Risk Rating 2.0 was rolled out a year ago. It redid how the National Flood Insurance Program (NFIP) sets flood insurance rates. The Federal Emergency Management Agency (FEMA) administers the NFIP and — basically — promised that wealthier people with bigger homes would bear the brunt of the rate increases.
FEMA said 90% of policyholders will see rates stay stable and, in some cases, drop.
A year ago the rate changes were put into place for new policies. April saw increases going into place for current policyholders. It looks like FEMA’s promise isn’t going to be kept.
Or so says the real estate company, Redfin.
According to Redfin’s research, over 80% of current policyholders are going to see their rates rise. And instead of the rates affecting only those with bigger, more expensive homes, the increases will be spread out to all homeowners.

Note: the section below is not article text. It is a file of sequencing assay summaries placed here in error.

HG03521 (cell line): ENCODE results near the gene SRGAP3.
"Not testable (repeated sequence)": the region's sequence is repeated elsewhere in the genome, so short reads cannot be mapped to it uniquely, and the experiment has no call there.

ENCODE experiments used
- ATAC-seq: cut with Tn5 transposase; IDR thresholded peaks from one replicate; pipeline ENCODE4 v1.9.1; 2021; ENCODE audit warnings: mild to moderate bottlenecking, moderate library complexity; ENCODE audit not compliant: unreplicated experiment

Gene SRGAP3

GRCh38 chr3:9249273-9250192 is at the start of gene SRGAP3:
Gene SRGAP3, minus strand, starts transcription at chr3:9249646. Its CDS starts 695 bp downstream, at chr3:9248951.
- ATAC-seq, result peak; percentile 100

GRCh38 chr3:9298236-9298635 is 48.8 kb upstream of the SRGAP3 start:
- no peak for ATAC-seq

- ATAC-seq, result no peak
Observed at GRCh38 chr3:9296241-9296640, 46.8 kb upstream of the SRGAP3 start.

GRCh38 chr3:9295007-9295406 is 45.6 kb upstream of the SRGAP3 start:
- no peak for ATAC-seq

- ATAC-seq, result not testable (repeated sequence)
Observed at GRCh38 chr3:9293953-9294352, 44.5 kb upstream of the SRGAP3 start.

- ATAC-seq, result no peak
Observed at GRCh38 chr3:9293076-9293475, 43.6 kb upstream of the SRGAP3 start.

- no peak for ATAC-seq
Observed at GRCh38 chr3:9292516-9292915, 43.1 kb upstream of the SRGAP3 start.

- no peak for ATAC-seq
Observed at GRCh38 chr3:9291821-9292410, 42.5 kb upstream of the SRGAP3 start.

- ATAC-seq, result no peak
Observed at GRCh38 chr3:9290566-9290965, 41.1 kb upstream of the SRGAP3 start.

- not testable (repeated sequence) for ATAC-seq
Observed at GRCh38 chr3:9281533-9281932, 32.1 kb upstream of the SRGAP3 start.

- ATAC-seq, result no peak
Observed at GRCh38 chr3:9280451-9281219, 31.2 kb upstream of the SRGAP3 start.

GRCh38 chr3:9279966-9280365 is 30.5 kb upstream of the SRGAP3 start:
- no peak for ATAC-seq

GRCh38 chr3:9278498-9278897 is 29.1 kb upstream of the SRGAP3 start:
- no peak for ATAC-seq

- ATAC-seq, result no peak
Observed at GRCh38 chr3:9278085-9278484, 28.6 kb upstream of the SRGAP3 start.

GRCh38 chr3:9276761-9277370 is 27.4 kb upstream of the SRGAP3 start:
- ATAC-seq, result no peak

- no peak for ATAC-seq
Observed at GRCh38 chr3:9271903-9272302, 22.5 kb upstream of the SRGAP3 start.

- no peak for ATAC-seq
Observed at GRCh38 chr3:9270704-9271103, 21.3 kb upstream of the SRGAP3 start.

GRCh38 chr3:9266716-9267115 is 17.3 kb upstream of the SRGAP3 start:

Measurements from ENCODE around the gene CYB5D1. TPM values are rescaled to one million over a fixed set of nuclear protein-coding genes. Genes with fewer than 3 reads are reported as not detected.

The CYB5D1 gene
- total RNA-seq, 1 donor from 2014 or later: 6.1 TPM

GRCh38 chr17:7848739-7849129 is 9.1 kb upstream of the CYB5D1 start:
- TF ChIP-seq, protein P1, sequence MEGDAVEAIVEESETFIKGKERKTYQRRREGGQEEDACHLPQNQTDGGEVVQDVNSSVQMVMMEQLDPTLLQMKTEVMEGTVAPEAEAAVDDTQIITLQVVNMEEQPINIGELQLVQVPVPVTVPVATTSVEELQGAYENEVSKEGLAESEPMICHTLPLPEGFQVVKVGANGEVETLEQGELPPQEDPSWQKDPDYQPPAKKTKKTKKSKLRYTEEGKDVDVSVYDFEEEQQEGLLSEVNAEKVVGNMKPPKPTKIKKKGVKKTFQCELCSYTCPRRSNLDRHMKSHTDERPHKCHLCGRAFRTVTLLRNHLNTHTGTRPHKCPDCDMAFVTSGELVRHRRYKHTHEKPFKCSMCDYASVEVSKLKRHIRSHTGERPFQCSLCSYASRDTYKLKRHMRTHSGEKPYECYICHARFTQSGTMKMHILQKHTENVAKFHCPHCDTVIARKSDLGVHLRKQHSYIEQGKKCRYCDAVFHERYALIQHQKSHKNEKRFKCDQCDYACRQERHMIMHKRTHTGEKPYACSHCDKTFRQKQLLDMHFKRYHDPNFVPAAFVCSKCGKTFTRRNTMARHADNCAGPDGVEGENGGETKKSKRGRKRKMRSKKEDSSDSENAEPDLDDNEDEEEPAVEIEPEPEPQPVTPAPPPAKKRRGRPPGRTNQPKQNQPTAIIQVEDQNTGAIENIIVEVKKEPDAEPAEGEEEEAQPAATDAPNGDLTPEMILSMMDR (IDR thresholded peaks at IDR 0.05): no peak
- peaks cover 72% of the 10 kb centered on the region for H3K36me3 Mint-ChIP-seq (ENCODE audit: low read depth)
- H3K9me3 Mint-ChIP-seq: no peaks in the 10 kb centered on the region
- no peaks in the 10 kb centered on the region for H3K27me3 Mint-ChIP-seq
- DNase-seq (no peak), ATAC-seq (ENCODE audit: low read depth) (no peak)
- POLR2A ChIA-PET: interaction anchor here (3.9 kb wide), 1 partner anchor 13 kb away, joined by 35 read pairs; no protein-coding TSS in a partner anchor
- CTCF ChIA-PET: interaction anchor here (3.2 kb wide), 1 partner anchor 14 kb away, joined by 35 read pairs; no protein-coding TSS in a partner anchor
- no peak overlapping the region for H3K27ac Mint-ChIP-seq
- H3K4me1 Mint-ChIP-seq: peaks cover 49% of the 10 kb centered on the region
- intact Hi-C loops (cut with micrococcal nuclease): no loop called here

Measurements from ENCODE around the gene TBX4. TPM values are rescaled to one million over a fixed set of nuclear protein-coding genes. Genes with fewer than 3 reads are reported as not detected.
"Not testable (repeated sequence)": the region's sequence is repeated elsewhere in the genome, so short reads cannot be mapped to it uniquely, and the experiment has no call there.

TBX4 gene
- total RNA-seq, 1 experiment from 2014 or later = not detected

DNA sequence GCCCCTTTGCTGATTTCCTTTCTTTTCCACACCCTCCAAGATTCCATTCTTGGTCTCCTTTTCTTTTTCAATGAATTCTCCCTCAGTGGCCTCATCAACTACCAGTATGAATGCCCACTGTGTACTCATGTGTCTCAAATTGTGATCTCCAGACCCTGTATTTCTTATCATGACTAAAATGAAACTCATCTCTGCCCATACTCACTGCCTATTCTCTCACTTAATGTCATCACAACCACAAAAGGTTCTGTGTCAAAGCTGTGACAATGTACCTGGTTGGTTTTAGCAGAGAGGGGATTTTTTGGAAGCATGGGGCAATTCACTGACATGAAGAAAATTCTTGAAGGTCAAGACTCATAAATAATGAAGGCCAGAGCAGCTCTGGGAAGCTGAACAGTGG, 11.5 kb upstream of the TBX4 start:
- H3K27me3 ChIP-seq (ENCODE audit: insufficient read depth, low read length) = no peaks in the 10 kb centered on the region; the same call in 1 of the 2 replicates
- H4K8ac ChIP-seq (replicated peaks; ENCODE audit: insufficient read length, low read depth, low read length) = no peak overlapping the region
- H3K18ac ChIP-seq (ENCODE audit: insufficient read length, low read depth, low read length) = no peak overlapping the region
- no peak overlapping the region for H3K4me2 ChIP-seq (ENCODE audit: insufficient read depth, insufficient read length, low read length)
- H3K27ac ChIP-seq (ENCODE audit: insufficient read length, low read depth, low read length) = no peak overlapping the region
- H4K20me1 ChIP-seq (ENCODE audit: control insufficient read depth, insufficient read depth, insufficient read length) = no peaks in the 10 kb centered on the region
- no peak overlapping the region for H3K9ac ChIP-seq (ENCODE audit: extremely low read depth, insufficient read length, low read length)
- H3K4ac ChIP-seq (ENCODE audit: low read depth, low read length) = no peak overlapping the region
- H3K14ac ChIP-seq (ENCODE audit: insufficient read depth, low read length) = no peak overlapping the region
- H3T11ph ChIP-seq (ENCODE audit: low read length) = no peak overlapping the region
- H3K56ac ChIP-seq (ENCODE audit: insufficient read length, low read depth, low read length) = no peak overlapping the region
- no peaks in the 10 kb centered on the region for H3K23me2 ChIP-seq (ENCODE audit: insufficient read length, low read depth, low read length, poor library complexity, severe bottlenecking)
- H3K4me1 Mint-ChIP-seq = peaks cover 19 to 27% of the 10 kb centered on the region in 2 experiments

FEMA has no comment about the information Redfin has released. The only thing it said was, “FEMA hasn’t provided any Risk Rating 2.0 premium information to outside entities, and any attempt to compare an outside entity’s premium estimates to Risk Rating 2.0 is simply speculation.”
Redfin’s Sheharyar Bokhari is a senior consultant. Bokhari said while FEMA has not released any specific information, the information Redfin has is not speculation. The company was able to take data from zip codes that FEMA released on the number of policyholders who will see increases.
The company’s findings came from analyzing census data on income and ethnicity in those zip codes.
Close to 90% of homeowners in Florida and Texas will see big increases. However, all along the premium rates have been way below the national average in those states. What’s most odd about that statistic is that those two states have seen a disproportionate amount of what is terms “devastating” damage.
Redfin also notes that 76% of policyholders in neighborhoods with the highest earners will see increases. That’s below the national average of 81%.
The real estate firm also notes that minorities and the poor — in many cases — will see higher rate increases than average.
Source link: Digital Insurance — https://bit.ly/37ZtMlz
Flood Insurance — Rates to Rise for 81%
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